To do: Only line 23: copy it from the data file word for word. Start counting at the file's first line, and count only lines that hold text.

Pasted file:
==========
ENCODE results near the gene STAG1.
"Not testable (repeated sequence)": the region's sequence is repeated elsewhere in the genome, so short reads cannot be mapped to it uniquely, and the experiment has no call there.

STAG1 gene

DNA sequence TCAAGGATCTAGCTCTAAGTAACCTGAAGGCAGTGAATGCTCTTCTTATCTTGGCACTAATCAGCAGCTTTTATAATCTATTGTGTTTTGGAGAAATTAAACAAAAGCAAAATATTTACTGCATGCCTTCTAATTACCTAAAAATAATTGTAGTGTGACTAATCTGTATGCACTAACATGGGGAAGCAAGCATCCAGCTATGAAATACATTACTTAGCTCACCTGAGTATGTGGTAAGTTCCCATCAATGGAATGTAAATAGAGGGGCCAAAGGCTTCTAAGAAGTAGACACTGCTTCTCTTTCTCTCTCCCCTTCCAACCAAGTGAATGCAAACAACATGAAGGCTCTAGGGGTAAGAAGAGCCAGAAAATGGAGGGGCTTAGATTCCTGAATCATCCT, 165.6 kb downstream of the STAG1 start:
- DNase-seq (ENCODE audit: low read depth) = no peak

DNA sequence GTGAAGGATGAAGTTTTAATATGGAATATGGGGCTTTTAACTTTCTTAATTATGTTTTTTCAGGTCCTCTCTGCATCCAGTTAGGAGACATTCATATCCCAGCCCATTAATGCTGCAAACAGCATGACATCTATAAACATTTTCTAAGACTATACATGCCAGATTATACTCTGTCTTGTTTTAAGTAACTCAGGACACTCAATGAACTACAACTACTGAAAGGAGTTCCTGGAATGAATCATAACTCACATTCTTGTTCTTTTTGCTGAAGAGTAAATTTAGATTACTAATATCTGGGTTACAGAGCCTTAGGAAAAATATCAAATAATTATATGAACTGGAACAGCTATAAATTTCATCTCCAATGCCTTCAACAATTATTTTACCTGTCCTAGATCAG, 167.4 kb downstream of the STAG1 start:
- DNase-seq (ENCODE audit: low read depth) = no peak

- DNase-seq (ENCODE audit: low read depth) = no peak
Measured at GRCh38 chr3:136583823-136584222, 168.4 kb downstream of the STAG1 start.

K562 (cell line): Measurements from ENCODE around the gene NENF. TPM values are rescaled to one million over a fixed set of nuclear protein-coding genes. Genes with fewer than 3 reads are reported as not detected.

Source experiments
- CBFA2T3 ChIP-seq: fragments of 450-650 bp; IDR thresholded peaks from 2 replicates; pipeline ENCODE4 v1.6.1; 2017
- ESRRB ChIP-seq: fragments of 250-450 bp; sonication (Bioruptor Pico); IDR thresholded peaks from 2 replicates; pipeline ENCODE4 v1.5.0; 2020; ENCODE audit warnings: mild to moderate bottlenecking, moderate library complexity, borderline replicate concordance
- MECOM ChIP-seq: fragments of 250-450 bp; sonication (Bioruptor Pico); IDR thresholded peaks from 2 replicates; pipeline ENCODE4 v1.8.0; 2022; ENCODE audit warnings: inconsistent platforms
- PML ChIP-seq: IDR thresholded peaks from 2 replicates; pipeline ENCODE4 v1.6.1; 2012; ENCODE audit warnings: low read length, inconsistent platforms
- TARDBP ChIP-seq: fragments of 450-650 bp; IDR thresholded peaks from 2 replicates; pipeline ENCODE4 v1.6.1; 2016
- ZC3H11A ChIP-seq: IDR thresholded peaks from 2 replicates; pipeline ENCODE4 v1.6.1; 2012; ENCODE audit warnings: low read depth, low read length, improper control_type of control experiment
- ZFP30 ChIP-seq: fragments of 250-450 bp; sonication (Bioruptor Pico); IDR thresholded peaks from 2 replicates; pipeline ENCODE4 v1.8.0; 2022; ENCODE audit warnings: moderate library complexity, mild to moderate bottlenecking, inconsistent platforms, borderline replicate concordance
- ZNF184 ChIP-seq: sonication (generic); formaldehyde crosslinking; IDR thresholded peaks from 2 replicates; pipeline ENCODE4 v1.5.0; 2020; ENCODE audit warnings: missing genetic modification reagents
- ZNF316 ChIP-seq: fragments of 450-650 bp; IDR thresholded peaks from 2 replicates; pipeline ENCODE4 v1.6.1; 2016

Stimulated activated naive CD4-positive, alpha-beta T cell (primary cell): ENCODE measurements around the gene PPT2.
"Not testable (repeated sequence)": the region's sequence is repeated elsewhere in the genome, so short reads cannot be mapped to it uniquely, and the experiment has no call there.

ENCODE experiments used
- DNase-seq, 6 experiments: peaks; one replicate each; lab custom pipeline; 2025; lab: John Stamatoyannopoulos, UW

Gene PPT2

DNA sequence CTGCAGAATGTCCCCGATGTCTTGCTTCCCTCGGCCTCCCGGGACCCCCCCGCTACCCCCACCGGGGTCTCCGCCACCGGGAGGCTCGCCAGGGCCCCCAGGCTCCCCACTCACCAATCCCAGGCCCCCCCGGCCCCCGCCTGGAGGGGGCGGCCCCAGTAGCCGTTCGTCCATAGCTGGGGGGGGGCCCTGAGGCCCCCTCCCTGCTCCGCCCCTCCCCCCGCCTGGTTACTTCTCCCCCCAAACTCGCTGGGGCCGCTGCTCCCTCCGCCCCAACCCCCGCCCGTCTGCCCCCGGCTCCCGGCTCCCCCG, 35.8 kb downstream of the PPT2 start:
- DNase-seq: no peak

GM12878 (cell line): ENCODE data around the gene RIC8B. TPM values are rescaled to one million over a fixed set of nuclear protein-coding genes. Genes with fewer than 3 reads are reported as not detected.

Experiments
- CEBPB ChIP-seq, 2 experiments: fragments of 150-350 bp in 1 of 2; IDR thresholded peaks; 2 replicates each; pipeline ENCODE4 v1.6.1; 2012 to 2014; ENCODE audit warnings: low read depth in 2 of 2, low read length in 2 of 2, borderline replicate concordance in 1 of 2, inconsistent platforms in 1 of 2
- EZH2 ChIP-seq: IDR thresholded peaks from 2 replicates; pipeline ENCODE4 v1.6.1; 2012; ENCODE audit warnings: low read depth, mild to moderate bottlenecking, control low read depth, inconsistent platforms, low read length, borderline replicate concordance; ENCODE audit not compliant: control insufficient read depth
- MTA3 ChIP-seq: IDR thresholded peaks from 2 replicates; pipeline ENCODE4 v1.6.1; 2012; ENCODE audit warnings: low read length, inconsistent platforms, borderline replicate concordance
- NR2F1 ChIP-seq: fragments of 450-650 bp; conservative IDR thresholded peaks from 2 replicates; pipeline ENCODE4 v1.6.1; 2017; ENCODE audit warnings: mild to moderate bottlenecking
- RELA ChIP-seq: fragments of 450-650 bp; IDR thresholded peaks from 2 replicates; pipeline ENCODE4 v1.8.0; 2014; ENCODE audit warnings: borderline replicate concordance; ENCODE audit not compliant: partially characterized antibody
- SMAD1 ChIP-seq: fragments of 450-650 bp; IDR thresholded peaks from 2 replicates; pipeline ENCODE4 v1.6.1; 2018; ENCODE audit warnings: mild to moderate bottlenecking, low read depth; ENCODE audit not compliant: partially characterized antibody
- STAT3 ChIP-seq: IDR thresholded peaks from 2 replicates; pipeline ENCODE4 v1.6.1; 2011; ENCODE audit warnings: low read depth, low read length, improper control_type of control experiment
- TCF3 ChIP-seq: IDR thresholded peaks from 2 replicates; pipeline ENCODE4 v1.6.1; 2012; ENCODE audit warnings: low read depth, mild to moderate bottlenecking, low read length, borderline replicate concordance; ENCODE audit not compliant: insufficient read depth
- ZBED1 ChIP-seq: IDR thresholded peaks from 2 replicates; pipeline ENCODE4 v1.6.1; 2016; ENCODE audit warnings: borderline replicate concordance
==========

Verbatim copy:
ENCODE experiments used